When two talented young cellists, Cicely Parnas and Coleman Itzkoff, share a music stand during the Mass Cello Ensemble on Tuesday, May 17, it will be the first time they have performed together. But it is a connection their families first shared half a century ago. During the Korean War, their grandfathers, both cellists, performed as part of the Army Orchestra.
Leslie Parnas, a student of Gregor Piatigorsky, went on to become a celebrated professional cellist. Seymour Itzkoff, who played with the Hartford Symphony for a year, went on to become an esteemed professor at Smith College.
Coleman Itzkoff’s grandfather, Seymour Itzkoff, is seen here at right in this Korean War-era snapshot. (Photo courtesy Coleman Itzkoff)
“Growing up, my grandfather would always tell stories about his days in the Army Orchestra,” said Itzkoff, a graduate student of Ralph Kirshbaum, chair of the Strings Department at the USC Thornton School of Music and the artistic director of the Festival. “He would always mention these people he’d played with, including Leslie Parnas.”
Both Itzkoff and Parnas grew up in a family of musicians.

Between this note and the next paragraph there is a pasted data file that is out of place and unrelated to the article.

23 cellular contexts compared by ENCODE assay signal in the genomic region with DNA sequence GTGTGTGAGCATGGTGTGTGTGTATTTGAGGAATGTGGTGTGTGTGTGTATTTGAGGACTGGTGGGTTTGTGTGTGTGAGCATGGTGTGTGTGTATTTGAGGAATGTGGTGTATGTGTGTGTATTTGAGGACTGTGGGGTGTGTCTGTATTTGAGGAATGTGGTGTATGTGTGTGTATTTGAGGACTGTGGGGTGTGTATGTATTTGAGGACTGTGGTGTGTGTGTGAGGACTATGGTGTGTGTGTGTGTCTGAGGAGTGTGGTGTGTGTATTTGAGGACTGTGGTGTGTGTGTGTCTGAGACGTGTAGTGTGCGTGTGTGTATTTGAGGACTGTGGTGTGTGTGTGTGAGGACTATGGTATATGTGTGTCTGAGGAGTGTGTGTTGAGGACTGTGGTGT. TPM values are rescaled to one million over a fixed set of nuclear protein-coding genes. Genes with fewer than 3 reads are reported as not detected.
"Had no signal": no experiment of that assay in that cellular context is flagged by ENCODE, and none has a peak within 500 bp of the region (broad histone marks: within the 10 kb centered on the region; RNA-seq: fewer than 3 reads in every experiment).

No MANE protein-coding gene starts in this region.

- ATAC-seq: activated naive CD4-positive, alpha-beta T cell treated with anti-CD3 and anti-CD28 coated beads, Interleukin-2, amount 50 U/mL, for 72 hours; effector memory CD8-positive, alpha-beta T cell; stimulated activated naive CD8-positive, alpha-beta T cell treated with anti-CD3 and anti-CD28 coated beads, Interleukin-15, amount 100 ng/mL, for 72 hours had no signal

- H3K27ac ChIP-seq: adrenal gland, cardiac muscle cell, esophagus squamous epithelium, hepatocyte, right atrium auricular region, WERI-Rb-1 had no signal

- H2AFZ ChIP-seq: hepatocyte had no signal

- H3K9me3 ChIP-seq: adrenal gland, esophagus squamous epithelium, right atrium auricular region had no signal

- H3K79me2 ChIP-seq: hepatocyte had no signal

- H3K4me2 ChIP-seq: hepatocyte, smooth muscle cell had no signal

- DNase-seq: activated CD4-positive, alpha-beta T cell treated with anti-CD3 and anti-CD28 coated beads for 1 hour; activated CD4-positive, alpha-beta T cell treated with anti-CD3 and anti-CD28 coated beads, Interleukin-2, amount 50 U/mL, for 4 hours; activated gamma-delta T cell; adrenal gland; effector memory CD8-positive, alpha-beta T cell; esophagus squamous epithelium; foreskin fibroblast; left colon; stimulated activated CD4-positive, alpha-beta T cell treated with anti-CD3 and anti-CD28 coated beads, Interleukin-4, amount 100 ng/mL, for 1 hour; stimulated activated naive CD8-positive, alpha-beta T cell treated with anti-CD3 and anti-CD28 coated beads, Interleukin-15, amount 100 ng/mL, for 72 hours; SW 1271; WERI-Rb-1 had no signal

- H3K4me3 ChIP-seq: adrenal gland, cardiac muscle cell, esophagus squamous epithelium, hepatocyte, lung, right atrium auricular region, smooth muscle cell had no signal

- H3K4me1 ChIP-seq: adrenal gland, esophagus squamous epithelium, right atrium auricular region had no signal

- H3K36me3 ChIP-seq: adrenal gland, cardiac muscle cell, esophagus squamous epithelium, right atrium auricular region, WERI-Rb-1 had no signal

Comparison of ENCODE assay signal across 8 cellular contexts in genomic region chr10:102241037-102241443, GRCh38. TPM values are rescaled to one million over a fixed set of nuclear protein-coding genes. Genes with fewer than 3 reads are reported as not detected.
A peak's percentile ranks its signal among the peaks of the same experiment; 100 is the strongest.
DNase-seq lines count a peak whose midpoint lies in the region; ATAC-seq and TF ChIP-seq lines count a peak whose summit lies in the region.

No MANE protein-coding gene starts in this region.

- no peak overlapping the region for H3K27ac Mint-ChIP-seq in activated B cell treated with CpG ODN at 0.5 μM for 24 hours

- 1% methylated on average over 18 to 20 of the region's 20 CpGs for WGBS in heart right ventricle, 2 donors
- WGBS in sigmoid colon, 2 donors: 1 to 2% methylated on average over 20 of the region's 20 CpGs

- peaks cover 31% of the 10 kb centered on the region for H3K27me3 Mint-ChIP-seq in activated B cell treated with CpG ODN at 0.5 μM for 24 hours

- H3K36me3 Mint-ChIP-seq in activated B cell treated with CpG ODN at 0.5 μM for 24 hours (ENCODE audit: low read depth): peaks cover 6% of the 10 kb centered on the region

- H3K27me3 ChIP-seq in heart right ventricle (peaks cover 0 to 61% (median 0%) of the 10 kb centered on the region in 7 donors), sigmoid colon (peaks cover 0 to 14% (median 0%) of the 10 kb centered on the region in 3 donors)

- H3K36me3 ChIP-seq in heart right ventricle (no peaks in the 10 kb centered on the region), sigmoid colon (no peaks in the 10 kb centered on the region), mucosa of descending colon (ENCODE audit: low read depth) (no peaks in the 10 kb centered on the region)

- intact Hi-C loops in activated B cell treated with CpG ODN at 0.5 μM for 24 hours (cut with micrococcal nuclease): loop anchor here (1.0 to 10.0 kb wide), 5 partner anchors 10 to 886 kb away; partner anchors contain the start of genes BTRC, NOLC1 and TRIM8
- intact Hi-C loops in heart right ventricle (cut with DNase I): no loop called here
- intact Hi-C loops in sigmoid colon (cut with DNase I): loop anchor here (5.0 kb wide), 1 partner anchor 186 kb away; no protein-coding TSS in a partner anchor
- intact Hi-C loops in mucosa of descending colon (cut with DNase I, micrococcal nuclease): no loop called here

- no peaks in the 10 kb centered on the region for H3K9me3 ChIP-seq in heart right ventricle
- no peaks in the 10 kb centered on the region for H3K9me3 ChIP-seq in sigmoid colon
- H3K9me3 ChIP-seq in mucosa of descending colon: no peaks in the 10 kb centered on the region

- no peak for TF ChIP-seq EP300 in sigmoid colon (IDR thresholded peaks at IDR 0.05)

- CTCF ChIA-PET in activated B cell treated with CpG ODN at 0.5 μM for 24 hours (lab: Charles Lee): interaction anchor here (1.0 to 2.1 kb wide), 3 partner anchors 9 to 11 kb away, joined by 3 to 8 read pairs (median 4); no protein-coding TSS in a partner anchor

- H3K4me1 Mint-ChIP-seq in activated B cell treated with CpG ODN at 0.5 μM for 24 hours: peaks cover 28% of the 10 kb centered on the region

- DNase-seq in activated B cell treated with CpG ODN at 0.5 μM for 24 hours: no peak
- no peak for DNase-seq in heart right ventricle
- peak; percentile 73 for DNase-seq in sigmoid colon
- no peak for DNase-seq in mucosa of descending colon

“My parents are both professional violinists, and cello is also a family instrument,” Itzkoff said. “My grandfather still plays, my aunt is a cellist who studied with Laurence Lesser, and her mother played.”
For Parnas, who regularly performs with her sister as part of Duo Parnas, her grandfather was a pivotal figure in her development.
“His sound was something that I was always fascinated and inspired by,” she said. “I just think of it as the ultimate cello sound, deep and dark and earthy. It has so many layers to it and is everything you’d want to hear from the cello.”
Parnas wasn’t aware of the friendship between her grandfather and Itzkoff’s grandfather, but it is one of many connections she is making this week. Across the ranks of the 100-plus cellists who will take the stage at Walt Disney Concert Hall tonight to perform together, everyone seems interconnected in some way.
“It’s surreal, but it’s so powerful,” Parnas said. “It’s great to be surrounded by this many cellists. There are so many people to talk to, and everyone has been incredibly nice.”
“It is definitely the most cellists I’ve ever played with,” Itzkoff added. “Honestly, I was just kind of gawking at the soloists, the big names up front, and all of these people that are playing alongside of us.”
Like Parnas, Itzkoff has enjoyed the rehearsals leading up to the performance.
“Ralph Kirshbaum used the word ‘miraculous’ on Sunday in describing the festival,” Itzkoff added. “It’s miraculous that all of these cellists are here in one place this week.”